Former NBA guard Elie Okobo is expected to sign with Monaco, according to Donatas Urbonas of BasketNews.com. The No. 31 pick of the 2018 draft, Okobo is still monitoring his NBA options but if he doesn’t get an offer, he’ll join the Monaco club. He averaged 14.5 PPG for ASVEL Villeurbanne last season. Okobo played in 108 NBA games with Phoenix from 2018-20.

We have more from around the basketball world:

  • Australia’s Adelaide 36ers have signed Antonius Cleveland on a two-year deal, according to Sportando. The 28-year-old shooting guard played last season with the Illawarra Hawks, averaging 14.2 PPG and 6.6 RPG and getting named the NBL’s Best Defensive Player. Cleveland played 28 games in the NBA, including 11 with Dallas during the 2019/20 season.
  • What does LeBron James want to do after his NBA career? He expressed a desire to become an owner of an NBA franchise in Las Vegas, Dan Feldman of NBC Sports relays. “I want to buy a team, for sure,” James said on his new “The Shop” show. “I want a team in Vegas.”
  • Potential 2023 first-round selection Rayan Rupert will play for the New Zealand Breakers next season, ESPN’s Adrian Wojnarowski writes. Rupert, a French 6’7” wing, is currently projected by ESPN as the No. 21 pick in next year’s draft. Rupert, 18, has drawn comparisons to Phoenix’s Mikal Bridges because of his defensive versatility.

And-Ones: Zizic, LeBron, TV Ratings, 2023 Draft

EuroLeague champion Anadolu Efes will be signing former NBA big man Ante Zizic on a two-year deal, with an opt-out clause after the first season, Bugra Uzar of Eurohoops.net reports. Zizic, 25, averaged 12.2 PPG and 5.0 RPG in 21 MPG over 31 games for Maccabi Tel Aviv last season.

A first-round pick in 2016, Zizic spent three seasons in the NBA with the Cavaliers from 2017-20, averaging 6.0 PPG and 3.9 RPG in 113 games (13.4 MPG).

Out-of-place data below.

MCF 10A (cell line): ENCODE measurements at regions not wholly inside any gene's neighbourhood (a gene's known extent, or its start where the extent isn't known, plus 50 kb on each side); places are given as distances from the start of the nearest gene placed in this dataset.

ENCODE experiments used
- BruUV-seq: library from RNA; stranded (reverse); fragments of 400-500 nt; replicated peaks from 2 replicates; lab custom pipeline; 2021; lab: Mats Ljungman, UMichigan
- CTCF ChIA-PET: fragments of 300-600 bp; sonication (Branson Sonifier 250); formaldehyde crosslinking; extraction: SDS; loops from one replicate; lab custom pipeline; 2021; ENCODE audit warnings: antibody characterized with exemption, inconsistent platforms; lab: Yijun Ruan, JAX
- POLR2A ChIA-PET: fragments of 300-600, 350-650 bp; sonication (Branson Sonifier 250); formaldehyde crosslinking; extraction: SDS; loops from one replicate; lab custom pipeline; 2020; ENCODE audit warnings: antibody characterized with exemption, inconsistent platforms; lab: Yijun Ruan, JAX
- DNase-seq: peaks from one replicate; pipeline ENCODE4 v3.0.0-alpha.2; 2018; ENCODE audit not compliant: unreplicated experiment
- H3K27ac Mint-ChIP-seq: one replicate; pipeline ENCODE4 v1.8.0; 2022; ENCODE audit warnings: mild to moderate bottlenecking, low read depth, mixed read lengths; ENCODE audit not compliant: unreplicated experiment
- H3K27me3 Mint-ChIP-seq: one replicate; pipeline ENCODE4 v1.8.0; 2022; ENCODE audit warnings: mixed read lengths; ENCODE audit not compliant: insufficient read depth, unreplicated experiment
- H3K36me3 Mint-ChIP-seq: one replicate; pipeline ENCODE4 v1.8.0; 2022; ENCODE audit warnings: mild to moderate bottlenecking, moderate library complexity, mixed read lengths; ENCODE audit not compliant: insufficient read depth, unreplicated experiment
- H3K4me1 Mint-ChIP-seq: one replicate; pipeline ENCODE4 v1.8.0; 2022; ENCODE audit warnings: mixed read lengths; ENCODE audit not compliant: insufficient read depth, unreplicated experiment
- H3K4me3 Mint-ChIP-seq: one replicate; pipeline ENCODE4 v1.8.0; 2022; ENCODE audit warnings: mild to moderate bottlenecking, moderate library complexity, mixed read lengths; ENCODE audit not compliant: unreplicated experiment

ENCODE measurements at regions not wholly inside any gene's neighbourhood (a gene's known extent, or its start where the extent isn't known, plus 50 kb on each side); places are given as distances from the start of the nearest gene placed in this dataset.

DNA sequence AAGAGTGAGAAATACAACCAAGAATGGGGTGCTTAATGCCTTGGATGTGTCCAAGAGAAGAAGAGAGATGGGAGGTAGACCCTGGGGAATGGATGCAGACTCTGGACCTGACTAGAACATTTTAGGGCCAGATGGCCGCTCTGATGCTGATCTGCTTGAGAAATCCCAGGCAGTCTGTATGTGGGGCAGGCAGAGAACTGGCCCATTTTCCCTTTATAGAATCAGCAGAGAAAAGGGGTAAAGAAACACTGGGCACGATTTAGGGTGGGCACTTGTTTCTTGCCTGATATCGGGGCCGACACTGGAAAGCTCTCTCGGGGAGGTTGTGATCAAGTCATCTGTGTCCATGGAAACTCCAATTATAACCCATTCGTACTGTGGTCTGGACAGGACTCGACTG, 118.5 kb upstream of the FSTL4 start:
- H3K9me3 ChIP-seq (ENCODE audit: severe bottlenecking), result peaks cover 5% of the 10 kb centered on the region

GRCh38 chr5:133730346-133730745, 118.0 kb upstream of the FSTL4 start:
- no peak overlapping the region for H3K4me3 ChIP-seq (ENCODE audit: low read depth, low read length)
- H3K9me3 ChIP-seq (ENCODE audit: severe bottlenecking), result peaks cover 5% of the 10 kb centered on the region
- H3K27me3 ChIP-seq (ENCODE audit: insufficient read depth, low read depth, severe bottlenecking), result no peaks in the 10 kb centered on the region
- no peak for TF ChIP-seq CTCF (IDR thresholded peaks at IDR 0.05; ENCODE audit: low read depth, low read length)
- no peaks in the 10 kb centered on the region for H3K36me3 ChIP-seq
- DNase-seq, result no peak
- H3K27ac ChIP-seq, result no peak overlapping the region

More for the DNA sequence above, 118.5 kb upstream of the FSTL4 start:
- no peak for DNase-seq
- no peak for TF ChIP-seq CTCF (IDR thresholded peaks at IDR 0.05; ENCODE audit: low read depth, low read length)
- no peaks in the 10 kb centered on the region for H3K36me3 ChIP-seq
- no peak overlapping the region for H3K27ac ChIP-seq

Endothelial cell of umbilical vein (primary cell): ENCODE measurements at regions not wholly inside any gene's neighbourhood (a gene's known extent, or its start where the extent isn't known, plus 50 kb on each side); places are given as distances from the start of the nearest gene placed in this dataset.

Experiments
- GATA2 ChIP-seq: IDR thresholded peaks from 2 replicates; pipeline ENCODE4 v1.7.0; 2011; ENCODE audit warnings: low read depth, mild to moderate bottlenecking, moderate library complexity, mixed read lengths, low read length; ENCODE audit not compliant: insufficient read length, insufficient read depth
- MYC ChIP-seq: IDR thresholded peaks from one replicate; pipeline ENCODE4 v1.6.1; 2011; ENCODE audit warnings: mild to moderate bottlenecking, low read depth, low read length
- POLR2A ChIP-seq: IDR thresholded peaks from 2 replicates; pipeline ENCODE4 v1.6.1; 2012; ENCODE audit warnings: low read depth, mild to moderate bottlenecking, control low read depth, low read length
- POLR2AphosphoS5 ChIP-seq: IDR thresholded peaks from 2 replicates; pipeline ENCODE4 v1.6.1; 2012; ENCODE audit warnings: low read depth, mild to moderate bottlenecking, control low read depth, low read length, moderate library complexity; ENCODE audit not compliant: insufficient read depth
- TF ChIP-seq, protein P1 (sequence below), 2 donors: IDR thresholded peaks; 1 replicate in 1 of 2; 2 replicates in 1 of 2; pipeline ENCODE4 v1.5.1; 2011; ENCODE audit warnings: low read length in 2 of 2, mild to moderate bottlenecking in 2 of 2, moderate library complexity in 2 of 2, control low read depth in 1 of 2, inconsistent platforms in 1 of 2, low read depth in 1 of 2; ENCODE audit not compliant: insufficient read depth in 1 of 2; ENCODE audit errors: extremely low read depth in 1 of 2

We have more from around the basketball world:

  • Lakers star LeBron James has reached a net worth of $1 billion, according to Forbes’ calculations, Chase Peterson-Withorn writes. James made $121.2MM last year, pushing him over the $1 billion mark. He’s the first active NBA player to make the billionaires list. Even Michael Jordan, the only other basketball billionaire, didn’t reach that mark until 2014, well after he retired.
  • The NBA’s TV ratings for the postseason have risen significantly. There are number of reasons for the upswing, according to Mike Vorkunov of The Athletic, including the Warriors’ resurgence, an influx of new stars making their mark and Nielsen’s new method for collecting viewership numbers. Since September 2020, Nielsen has included out-of-home viewers as part of its tallies, including those watching at bars and restaurants.
  • While many draft prospects are busy working out for NBA teams, some have dropped out and returned to school to improve their stock for the 2023 draft. Sports Illustrated’s Jeremy Woo takes a look at six players who could make a significant jump in the next year, including Iowa’s Kris Murray and Houston’s Marcus Sasser.